You meal also comes with bread service. A server came by with some fresh baguettes to choose from: a traditional crusty loaf and a cheese and herb epi baguette (shaped like leaves that you can pull off). I was so in love with the fresh bread from Chefs des France and I was ecstatic to find it was also served at Monsieur Paul! Nothing beats a warm fresh-baked baguette. My only complaint is that you only get one! Busy Bumble and I got one of each and shared.

 

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Deliciously golden orbs of fluffy wonderment.
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The inside shows the true nature of these treats: a chou pate dough full of savory cheese baked to a perfect pouf. Crisp on the outside, spongy inside. Like the bread service you only get one of these, so make it last.

 

We also received as a customary amuse bouche from the restaurant: a profiterole du fromage, aka a cheese puff. These little beauties are like savory cream puffs without a filling. The cheese is in the dough so the flavor fills each bite. You will want more of these and be disappointed that you only get one. It’s for the best since the rest of the meal is coming and you’ll need room.

 

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Before they poured. The swirls are puff pastry with prosciutto, the pink-tinged diamonds are the shrimp mousse, the white dollops in the center are the lemon cream, and the greens are a mix of herbs, peas, and the edible pea pods. I loved how they had already coating the bowl with some pea puree.
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Post pour. Yummy delicious cold pea soup!

 

 

Our first course was a cold soup made with peas, shrimp mousse, lemon cream, and a little prosciutto pastry. Our server poured the soup for us into the bowl, a fun act of dining entertainment that sets apart these kinds of experiences. This was heavenly on a hot Florida day. I’m not a big fan of peas but I loved this soup for its simple sweetness and starchiness. The shrimp mousse was a surprise. It looked firm when the bowl was served but when we scooped into it we found it had a soft, custardy consistency. The flavor was amazingly full from such an unassuming accompaniment. The lemon cream and the prosciutto cut through the flavors so that we weren’t just spooning up sweet and starch, really rounding out each spoonful nicely. I’d love to make this at home both cold and hot.

Out entrees came out and these were everything we’d hoped for. They tasted as good as they looked.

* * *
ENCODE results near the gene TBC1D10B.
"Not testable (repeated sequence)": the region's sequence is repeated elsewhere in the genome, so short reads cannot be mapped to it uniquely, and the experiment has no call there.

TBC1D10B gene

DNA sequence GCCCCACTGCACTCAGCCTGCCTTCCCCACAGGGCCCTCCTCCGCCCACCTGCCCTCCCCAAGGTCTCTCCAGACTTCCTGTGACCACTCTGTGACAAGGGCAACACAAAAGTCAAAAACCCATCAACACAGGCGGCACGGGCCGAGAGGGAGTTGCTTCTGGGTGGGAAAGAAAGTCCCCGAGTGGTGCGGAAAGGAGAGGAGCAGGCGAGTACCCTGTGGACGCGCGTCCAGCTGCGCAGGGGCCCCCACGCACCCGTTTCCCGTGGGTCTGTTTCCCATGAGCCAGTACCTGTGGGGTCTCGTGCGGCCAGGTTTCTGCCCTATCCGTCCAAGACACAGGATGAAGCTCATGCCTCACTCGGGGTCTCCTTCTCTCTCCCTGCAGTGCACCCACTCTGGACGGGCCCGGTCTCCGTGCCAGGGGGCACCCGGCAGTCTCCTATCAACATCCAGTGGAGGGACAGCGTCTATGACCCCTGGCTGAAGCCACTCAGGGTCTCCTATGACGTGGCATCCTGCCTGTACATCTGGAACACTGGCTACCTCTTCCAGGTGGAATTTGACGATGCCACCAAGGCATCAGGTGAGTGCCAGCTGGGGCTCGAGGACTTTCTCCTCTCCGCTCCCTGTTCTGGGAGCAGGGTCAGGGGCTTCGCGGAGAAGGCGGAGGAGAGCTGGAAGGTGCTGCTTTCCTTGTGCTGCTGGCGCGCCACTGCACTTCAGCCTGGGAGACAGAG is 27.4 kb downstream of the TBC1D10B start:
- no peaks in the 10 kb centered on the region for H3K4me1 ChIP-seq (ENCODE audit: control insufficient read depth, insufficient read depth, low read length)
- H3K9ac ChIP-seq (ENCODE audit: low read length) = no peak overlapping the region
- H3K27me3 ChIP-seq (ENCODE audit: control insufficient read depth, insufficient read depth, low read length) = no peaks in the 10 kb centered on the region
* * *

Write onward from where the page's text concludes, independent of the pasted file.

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Can you believe this was all mine? Under all those veggies is a succulent piece of chicken, but the veggies are really co-stars of the dish.

I had the roast chicken in cream sauce. The meat was juicy and infused with herbs des Provence for a truly French flavor. The vegetables were cooked to perfection, especially my beloved Brussels sprouts. They were sweet and lacked that cabbage-y sulfur taste that happens when they’re cooking badly. The cream sauce wasn’t too heavy and benefited from the black truffle oil drizzled over it. The simplicity of the dish made each component shine and proved that French cooking is all it’s cracked up to be.

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Busy Bumble’s sea bass was a thing of beauty. This is what you’ll find all over the Internet when you search for Monsieur Paul, and while it looks lovely it tastes even better. The kitchen knows how to cook this fish. It was soft and flakey without being overcooked (which is a pet peeve of mine). The sauce was remarkable. It was very similar to mine, but there was a savory taste I could only acquaint with brown gravy that married well with the fish and potatoes. Oh, those potatoes. So crisp, so tender. On the side was a simple ramekin of spinach. Busy Bumble was very, very happy.

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For my favorite part of every meal you had a few dessert options to choose from. Busy Bumble went with a Monsieur Paul Signature macaron. This sweetie was strawberry flavored with lemon crème and fresh sliced strawberries inside, making a gorgeous sunburst shape. On the side was a scoop of fresh made strawberry ice cream. A wondrous end of an end-of-summer meal.

For me it was go big or go home. La Sphere was a bit heavier than Busy Bumble’s macaron, but boy did it deliver on showmanship. Take a look at this:

The sphere is made from solid milk chocolate that melts as you pour the fudge sauce, revealing on the inside a chocolate-hazelnut crème, chocolate ganache, and candied orange peel. This was decadent, cavity-causing, and one of the highlights of all my Disney dining experiences.

 

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La Sphere in its melted form, giving you access to all that sweet goodness on the inside.

 

If you want a memorable meal (and that’s saying something when you’re dining at Epcot) you have to make a reservation at Monsieur Paul. Make it the one big meal of your vacation and I promise they will not disappoint you. We have plans to return again in the near future and sample more of the amazing dinner menu.

 

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One last glimpse at the wine cellar. We’ll come back for you, bottles! I promise!